Maybe he knows it already. Perhaps the idea has not yet settled in, which would make sense considering the announcement is not even a day old. New SEC commissioner Greg Sankey will take over the role once Mike Slive officially steps down from his post in Birmingham in August. The second Sankey takes over the job, he will instantly become one fo the most powerful people in college sports.
You can debate whether Big Ten commissioner Jim Delany or Slive of the SEC has the upper hand in the world of college sports for days. Each has a solid case to be made. You cannot go wrong with either. Delany will remain in office in the Big Ten, but Sankey succeeding Slive is about as lateral a move as the SEC could have possibly made. That should mean Sankey’s power position among conference commissioners will stay steady alongside Delany and ahead the figureheads representing the ACC (John Swofford), Big 12 (Bob Bowlsy) or Pac-12 (Larry Scott).
The transition of power in the SEC offices should be a smooth one. That tends to be the case when you can find the next commissioner just down the hall following years of service in the SEC offices and taking on a key role in the running of the conference underneath the commissioner. That is what the SEC is getting with Sankey, so it should very much be able to keep the status quo. Sankey will oversee a conference that has settled in with realignment changes, added a successful sports network in partnership with ESPN and is continuing to see profits on the rise. Things are going well for the SEC, including football despite not being crowned as a national champion for a second straight season.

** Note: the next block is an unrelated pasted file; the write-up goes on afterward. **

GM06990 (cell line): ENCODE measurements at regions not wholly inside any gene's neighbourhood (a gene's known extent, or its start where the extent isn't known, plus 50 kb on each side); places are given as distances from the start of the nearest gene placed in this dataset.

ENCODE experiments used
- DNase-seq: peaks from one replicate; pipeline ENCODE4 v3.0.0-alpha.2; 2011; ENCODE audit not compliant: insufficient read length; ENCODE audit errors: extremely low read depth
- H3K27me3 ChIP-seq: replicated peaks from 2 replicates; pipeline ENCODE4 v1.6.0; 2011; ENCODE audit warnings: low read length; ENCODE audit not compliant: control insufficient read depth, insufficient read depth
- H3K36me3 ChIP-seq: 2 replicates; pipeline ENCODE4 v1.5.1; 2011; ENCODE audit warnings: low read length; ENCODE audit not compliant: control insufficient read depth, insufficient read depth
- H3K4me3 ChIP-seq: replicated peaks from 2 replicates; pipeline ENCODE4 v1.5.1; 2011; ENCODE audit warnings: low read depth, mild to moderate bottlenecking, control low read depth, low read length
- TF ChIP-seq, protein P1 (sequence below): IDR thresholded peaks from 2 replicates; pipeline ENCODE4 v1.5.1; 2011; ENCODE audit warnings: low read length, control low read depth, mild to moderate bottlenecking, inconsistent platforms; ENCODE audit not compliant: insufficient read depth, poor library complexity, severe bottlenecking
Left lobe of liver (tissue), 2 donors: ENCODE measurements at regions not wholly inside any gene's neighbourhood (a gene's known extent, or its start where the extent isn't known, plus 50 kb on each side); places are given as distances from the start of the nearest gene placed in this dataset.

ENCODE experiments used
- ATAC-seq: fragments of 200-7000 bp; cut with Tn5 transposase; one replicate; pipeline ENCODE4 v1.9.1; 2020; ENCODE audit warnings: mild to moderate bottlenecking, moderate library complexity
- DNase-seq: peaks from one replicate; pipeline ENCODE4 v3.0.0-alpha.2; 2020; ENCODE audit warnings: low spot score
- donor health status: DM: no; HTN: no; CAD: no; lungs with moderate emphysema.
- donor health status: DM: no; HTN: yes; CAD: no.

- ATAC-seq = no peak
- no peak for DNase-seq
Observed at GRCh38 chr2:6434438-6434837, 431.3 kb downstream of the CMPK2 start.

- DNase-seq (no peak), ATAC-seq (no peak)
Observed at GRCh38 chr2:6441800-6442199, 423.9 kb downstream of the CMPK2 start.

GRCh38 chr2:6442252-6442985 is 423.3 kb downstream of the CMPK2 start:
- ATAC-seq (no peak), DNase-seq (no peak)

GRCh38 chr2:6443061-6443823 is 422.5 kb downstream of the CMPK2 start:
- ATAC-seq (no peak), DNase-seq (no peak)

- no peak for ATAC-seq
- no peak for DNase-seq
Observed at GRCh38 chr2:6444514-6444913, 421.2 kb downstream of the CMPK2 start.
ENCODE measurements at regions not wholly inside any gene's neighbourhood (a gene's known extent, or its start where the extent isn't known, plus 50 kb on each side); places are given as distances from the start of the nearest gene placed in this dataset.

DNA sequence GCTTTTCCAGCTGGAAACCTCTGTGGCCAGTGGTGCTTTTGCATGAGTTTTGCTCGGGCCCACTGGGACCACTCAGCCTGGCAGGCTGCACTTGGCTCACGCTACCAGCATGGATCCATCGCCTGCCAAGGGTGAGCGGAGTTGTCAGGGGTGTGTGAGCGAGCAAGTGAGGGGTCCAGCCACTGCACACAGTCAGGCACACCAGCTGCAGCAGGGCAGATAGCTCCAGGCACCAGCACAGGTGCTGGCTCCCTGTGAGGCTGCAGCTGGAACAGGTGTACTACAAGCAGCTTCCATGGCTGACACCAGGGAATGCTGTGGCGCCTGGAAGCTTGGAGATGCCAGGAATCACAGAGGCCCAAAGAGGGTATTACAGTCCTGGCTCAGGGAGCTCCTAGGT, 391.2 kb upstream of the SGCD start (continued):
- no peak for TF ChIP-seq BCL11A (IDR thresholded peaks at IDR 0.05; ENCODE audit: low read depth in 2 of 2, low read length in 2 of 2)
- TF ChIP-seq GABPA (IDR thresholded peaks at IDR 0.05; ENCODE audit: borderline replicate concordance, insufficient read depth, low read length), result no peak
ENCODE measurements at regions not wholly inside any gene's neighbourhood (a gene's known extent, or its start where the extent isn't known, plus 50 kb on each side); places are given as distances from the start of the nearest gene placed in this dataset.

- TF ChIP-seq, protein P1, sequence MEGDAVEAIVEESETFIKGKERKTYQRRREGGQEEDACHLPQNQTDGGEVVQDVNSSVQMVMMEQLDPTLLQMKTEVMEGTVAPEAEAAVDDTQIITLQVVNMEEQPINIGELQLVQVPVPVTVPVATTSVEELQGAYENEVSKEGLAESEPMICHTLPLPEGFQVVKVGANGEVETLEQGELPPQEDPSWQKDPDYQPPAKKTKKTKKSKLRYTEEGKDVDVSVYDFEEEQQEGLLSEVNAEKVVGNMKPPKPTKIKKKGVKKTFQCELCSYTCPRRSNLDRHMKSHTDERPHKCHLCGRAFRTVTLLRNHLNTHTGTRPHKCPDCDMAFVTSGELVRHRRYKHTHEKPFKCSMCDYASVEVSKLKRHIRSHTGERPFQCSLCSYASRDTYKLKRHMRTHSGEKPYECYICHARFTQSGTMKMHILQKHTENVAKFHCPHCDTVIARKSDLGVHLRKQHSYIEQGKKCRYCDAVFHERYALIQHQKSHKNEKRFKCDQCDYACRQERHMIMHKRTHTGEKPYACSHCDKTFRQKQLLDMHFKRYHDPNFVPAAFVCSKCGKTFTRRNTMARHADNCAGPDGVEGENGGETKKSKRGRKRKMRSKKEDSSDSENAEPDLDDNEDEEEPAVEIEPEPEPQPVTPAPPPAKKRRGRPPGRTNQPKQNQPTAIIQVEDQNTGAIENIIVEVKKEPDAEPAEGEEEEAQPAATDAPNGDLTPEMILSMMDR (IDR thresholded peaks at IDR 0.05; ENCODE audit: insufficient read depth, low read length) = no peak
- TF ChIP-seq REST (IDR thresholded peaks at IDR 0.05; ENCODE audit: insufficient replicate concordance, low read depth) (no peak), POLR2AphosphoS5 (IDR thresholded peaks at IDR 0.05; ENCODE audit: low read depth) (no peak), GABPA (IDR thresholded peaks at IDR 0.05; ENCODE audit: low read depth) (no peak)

“He is a quiet, engaging guy,” SEC Network host and commentator Paul Finebaum told AL.com back in October. “You would think he is like Mike Slive’s younger brother. There is no doubt (about) how they have been able to work together so well.”